Sirius, carelessly handsome, his slightly arrogant face so much younger and 
happier than Harry had ever seen it alive. To Sirius's right stood Pettigrew, 
more than a head shorter, plump and watery-eyed, flushed with pleasure at his 
inclusion in this coolest of gangs, with the much-admired rebels that James and 
Sirius had been. On James's left was Lupin, even then a little shabby-looking, 
but he had the same air of delighted surprise at finding himself liked and 
included or was it simply because Harry knew how it had been, that he saw these 
things in the picture? He tried to take it from the wall; it was his now, after 
all, Sirius had left him everything, but it would not budge. Sirius had taken 
no chances in preventing his parents from redecorating his room.

     Harry looked around at the floor. The sky outside was growing brightest. A 
shaft of light revealed bits of paper, books, and small objects scattered over 
the carpet. Evidently Sirius's bedroom had been reached too, although its 
contents seemed to have been judged mostly, if not entirely, worthless. A few 
of the books had been shaken roughly enough to part company with the covers and 
sundry pages littered the floor.

     Harry bent down, picked up a few of the pieces of paper, and examined 
them. He recognized one as a part of an old edition of A History of Magic, by 
Bathilda Bagshot, and another as belonging to a motorcycle maintenance manual. 
The third was handwritten and crumpled. He smoothed it out.

Dear Padfoot,

            Thank you, thank you, for Harry's birthday present! It was his 
favorite by far. One year old and already zooming along on a toy broomstick, he 
looked so pleased with himself. I'm enclosing a picture so you can see. You 
know it only rises about two feet off the ground but he nearly killed the cat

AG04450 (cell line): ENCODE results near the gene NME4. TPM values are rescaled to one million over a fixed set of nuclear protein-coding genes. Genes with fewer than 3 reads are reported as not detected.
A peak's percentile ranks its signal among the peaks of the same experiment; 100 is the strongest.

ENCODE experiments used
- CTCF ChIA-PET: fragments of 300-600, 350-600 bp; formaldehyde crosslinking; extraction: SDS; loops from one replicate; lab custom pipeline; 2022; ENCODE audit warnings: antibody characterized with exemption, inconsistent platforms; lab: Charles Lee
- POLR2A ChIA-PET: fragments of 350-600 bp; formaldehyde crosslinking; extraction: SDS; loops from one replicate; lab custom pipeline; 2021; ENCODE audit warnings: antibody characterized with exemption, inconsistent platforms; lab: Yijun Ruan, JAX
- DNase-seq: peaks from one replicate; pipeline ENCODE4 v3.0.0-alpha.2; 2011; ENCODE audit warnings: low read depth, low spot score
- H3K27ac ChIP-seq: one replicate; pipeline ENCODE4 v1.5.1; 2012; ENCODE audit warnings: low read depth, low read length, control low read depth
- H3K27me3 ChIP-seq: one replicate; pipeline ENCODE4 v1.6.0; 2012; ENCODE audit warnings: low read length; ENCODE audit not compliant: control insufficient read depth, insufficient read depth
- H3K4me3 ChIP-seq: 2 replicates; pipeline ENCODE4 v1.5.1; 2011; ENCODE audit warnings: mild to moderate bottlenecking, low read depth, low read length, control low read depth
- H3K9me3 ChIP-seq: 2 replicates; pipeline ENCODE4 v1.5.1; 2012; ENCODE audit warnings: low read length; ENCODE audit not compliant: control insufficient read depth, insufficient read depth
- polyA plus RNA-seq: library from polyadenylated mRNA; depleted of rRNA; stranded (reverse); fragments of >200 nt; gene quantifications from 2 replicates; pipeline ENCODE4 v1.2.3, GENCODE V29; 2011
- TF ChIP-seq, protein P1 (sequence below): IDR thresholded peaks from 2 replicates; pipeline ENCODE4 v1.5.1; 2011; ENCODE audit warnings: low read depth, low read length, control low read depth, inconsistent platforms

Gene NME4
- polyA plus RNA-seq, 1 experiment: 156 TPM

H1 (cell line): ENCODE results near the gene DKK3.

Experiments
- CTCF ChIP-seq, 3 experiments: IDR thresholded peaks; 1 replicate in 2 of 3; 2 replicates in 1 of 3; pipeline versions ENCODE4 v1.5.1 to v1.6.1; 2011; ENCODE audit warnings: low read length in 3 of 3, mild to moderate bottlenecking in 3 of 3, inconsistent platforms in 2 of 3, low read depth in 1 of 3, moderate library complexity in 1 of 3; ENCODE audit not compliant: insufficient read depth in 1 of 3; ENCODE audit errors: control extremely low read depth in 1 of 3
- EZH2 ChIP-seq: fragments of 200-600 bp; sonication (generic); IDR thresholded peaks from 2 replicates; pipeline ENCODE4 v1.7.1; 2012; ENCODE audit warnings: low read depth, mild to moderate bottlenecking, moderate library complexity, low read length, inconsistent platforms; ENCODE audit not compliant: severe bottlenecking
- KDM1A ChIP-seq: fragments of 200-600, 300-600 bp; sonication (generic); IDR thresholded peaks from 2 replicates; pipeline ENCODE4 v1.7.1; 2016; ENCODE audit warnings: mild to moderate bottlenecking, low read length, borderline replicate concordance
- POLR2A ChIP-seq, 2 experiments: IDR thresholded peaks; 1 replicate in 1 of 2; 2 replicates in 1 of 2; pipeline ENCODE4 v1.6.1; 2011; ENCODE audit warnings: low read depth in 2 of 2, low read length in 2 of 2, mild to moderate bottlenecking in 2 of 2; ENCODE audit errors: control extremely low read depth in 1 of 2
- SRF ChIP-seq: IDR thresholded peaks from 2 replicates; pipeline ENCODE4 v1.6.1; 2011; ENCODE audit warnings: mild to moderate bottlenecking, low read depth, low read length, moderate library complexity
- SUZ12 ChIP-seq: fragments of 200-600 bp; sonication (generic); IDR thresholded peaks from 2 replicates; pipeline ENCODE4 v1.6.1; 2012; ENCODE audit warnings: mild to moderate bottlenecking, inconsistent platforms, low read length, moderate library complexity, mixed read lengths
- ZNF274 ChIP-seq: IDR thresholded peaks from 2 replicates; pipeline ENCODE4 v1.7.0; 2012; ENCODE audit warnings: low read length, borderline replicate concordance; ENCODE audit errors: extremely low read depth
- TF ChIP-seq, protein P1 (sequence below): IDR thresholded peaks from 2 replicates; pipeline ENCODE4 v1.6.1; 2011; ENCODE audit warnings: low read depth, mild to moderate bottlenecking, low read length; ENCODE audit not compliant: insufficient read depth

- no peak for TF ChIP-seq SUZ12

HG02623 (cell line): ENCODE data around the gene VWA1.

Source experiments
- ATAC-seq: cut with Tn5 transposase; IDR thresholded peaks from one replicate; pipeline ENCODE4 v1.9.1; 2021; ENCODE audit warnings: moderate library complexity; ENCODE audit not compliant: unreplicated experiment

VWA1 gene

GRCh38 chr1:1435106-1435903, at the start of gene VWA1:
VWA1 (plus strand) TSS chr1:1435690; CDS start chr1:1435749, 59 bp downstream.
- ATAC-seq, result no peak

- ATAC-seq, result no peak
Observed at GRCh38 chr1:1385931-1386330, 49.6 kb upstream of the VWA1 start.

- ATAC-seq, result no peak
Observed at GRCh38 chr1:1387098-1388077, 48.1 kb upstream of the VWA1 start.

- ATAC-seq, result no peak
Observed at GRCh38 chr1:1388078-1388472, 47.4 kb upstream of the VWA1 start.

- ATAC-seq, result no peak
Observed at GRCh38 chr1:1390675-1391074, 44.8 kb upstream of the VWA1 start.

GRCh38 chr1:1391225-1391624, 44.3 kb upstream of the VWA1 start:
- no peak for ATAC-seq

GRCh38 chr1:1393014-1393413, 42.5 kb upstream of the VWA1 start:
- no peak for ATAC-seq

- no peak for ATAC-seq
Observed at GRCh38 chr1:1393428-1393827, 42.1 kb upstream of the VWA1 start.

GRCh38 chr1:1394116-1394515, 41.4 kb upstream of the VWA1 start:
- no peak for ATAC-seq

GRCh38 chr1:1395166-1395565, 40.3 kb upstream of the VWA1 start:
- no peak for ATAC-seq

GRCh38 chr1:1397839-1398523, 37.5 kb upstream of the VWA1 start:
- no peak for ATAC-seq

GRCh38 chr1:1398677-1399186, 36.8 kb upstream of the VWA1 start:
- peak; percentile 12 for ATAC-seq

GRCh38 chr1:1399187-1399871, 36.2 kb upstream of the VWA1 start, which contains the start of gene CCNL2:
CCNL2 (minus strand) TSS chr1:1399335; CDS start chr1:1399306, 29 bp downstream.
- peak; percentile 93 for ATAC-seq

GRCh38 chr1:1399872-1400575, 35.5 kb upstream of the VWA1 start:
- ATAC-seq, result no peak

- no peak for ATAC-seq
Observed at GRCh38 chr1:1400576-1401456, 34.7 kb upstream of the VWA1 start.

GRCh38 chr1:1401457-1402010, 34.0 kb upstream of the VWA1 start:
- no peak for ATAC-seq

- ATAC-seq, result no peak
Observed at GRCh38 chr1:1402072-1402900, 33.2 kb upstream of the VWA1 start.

and he smashed a horrible vase Petunia sent me for Christmas (no complaints 
there). Of course James thought it was so funny, says he's going to be a great 
Quidditch player but we 've had to pack away all the ornaments and make sure we 
don't take our eyes off him when he gets going.

     We had a very quiet birthday tea, just us and old Bathilda who has always 
been sweet to us and who dotes on Garry. We were so sorry you couldn 't come, 
but the Order's got to come first, and Harry's not old enough to know it's his 
birthday anyway! James is getting a bit frustrated shut up here, he tries not 
to show it but I can tell - also Dumbledore 's still got his Invisibility 
Cloak, so no chance of little excursions. If you could visit, it would cheer 
him up so much. Wormy was here last weekend. I thought he seemed down, but that 
was probably the next about the McKinnons; I cried all evening when I heard.

     Bathilda drops in most days, she's a fascinating old thing with the most 
amazing stories about Dumbledore. I 'm not sure he 'd be pleased if he knew! I 
don't know how much to believe, actually because it seems incredible that 

     Harry's extremities seemed to have gone numb. He stood quite still, 
holding the miraculous paper in his nerveless fingers while inside him a kind 
of quiet eruptions sent joy and grief thundering its equal measure through his 
veins. Lurching to the bed, he sat down.

     He read the letter again, but could not take in any more meaning than he had done 
the first time, and was reduced to staring at the handwriting itself. She had made her 
"g"s the same way he did. He searched through the letter for every one of them, 
and each felt like a friendly little wave glimpsed from behind a veil. The letter was an 
incredible treasure, proof that Lily Potter had lived, really lived, that her warm hand 
had once moved across this parchment, tracing ink into these letters, these words, words 
about him, Harry, her son.

     Impatiently brushing away the wetness in his eyes, he reread the letter, 
this time concentrating on the meaning. It was like listening to a 
half-remembered voice.